The Jews at a certain point begin to desire Egypt: “Is not this the word that we spoke to thee in Egypt, saying: Depart from us?...For it is better for us to serve them, than to die in the desert!”. They see the promise of freedom like a threat of death, and strangely see their slavery like a guarantee of life. In this situation the only possibility of escape is called “faith”: “Have faith – be strong – and you will see the liberation which the Lord will work for you today”. Faith, what does this consist of? In going forward: the Lord opens before us a path, as much as we have fear of the world or of threats or of the situations which surround us, we should have more confidence in the Lord.

It is interesting how the Book of Exodus describes the passage of the sea (cfr. Ex 13:17-14:31): water to the right (death); water to the left (death); to the back the Egyptians (death). The only possibility is to move forward, that path towards the promise of God, towards the salvation of God, that will be the land that the Lord will give, and Israel must go forward like this, only with their faith.

Redemption signifies this: it is the Lord that takes and opens a path in the midst of death to lead his people to life, to have them pass from slavery to freedom.

 

Jesus told Luisa on April 25, 1923 that all of time is in His hands, and Jesus gives it to whoever wants it and it is used by anyone who wants it. He could very well bring the joy that the Divine Will contains on the earth, but he did not find a single human will that wanted perennial life in His, to re-join the bonds of Creation and restore all the acts of the first man, as if he had done all of them with the seal of the Supreme Will and therefore to restore the lost happiness. It is true that He had his dear Mother, but She had to cooperate together with Him in Redemption. Man, then, was a slave imprisoned of his own fault, infirm, covered with sores, the most disgusting, and Jesus, like a loving father, had come to pay with his blood to redeem, like a doctor to heal, like a master to teach the way, so that he would not fall into hell.

How could the creature range over the eternal flights of Divine Will if he did not know how to walk? If Jesus would have wanted to give the joy contained in his Will, it would have been like giving it to the dead and have it trampled on. Man was indisposed to receive such a good, and so he wanted teach him prayer to prepare him and God is content to wait for more centuries upon centuries to pass to make known the living in the Divine Will, to give beginning to this joy.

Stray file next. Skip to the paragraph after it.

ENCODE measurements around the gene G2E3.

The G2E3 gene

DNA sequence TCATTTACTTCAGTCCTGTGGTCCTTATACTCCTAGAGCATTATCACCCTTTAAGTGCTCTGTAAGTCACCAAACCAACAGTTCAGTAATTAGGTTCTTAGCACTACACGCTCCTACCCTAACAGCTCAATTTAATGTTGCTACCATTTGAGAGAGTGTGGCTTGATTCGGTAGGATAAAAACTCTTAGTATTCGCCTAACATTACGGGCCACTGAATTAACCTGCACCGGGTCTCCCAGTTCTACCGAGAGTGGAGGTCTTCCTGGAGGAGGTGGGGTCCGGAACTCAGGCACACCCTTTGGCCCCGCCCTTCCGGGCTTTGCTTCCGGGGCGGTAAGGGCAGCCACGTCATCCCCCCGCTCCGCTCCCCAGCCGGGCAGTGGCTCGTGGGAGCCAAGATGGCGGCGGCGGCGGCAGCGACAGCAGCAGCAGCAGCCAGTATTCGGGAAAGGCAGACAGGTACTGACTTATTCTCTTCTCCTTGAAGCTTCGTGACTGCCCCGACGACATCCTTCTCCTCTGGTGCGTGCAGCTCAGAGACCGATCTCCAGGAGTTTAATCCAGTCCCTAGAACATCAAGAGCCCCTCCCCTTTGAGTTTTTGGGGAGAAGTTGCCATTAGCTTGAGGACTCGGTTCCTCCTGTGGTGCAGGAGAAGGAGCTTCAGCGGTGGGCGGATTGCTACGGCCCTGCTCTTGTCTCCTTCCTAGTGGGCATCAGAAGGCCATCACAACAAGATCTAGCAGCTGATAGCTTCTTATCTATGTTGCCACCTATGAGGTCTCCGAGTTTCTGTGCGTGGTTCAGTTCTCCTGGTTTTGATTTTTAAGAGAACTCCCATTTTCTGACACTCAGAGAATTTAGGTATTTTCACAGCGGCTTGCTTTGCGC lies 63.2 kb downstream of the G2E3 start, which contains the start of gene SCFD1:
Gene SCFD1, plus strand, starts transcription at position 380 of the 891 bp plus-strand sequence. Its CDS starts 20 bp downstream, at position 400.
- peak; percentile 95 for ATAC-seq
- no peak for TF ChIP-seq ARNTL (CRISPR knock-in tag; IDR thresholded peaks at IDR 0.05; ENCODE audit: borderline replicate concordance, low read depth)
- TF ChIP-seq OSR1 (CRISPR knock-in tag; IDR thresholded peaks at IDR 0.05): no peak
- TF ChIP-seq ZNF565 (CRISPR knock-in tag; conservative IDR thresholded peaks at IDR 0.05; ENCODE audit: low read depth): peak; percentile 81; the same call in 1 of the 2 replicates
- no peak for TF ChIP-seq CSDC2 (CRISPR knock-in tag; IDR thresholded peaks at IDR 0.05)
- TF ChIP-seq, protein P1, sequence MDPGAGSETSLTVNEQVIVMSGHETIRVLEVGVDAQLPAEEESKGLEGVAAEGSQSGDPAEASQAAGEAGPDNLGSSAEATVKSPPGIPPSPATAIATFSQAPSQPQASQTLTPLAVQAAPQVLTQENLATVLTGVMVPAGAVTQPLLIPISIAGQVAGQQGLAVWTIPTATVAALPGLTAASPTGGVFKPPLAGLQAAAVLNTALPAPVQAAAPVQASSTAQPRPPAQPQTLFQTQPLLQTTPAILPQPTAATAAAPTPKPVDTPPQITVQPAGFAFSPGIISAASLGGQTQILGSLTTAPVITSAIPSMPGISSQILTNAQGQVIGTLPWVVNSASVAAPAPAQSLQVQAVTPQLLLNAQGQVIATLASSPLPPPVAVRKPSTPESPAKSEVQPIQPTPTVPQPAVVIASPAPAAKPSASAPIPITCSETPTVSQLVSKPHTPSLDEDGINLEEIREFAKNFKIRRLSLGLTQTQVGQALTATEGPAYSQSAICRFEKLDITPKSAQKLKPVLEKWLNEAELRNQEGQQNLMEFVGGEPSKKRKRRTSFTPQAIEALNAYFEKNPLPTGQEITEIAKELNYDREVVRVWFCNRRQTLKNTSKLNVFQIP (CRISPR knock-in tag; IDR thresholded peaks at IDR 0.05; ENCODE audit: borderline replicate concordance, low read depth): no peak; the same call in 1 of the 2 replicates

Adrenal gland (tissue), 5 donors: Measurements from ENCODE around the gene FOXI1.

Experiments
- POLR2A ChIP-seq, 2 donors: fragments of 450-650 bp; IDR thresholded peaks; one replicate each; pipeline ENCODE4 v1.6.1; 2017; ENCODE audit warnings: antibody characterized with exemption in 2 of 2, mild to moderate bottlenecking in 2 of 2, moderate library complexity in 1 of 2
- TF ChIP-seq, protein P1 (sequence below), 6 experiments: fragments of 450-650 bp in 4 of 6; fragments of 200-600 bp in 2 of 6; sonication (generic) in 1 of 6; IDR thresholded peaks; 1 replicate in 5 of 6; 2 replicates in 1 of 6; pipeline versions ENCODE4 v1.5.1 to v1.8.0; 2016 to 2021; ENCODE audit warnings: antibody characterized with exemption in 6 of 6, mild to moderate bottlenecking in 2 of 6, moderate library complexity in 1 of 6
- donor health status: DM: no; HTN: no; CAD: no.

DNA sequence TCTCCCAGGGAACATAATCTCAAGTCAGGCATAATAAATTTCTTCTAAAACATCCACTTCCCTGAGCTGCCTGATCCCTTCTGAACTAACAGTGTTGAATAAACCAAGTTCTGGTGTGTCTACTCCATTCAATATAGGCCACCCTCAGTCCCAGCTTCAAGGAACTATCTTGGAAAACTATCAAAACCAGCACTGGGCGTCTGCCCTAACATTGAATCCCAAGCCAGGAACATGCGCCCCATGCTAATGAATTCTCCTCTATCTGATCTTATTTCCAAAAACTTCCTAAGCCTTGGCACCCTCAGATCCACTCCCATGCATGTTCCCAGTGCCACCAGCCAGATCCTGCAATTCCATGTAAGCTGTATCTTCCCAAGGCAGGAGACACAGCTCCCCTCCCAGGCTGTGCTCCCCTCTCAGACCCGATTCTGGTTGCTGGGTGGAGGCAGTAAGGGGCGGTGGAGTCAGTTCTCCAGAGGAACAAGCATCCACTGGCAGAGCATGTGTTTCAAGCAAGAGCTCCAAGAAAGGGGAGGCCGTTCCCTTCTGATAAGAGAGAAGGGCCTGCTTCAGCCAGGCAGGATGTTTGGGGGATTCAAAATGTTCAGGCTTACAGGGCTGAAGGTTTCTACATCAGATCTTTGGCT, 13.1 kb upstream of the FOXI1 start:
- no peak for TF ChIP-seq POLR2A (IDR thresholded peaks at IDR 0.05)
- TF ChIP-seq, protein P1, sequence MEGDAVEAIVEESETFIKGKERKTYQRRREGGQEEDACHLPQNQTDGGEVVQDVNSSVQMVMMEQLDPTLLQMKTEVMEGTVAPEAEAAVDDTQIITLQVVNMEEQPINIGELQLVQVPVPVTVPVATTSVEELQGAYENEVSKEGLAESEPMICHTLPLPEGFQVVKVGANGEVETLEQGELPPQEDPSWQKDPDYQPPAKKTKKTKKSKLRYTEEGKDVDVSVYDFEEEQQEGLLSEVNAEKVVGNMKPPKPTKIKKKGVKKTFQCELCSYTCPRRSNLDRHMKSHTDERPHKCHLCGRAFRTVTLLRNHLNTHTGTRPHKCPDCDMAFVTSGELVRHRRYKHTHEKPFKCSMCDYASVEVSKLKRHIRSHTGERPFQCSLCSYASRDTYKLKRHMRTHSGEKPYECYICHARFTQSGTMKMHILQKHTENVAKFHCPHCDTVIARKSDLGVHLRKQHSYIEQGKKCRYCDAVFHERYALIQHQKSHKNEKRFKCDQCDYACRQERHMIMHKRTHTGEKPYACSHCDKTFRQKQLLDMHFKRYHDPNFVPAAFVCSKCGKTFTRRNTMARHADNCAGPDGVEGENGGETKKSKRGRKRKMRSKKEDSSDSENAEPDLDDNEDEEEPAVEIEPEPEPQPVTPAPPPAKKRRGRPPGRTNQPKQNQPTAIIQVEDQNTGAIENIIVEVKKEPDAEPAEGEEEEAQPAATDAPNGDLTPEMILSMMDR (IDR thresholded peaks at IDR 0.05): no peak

In Redemption Jesus came to open many paths, avenues, short cuts to facilitate salvation, the sanctity of man. With the Divine Will, Jesus has come to open the straight and “royal way” which leads to the sanctity of the resemblance of his Creator and which contains true joy. However, with all this, they will always be free to remain, those on the "royal way", those on the avenues and those outside of everything, but there will be in the world what is nowhere, the happiness of the “Fiat Voluntas tua, on earth as it is in heaven."

Adam has done the first acts in the Divine Will and then it was withdrawn, therefore it ruined everything. Since he was the leader of all, all the members were ruined together. The Humanity of Jesus has formed the platform of all the human acts in the Divine Will. Mary followed Him faithfully therefore all is prepared. All that is needed is another creature, wanting to live perennially in this Will, to come and take possession of the platform He has done and has opened to all this “royal way”, which leads to terrestrial and Celestial happiness.

don Marco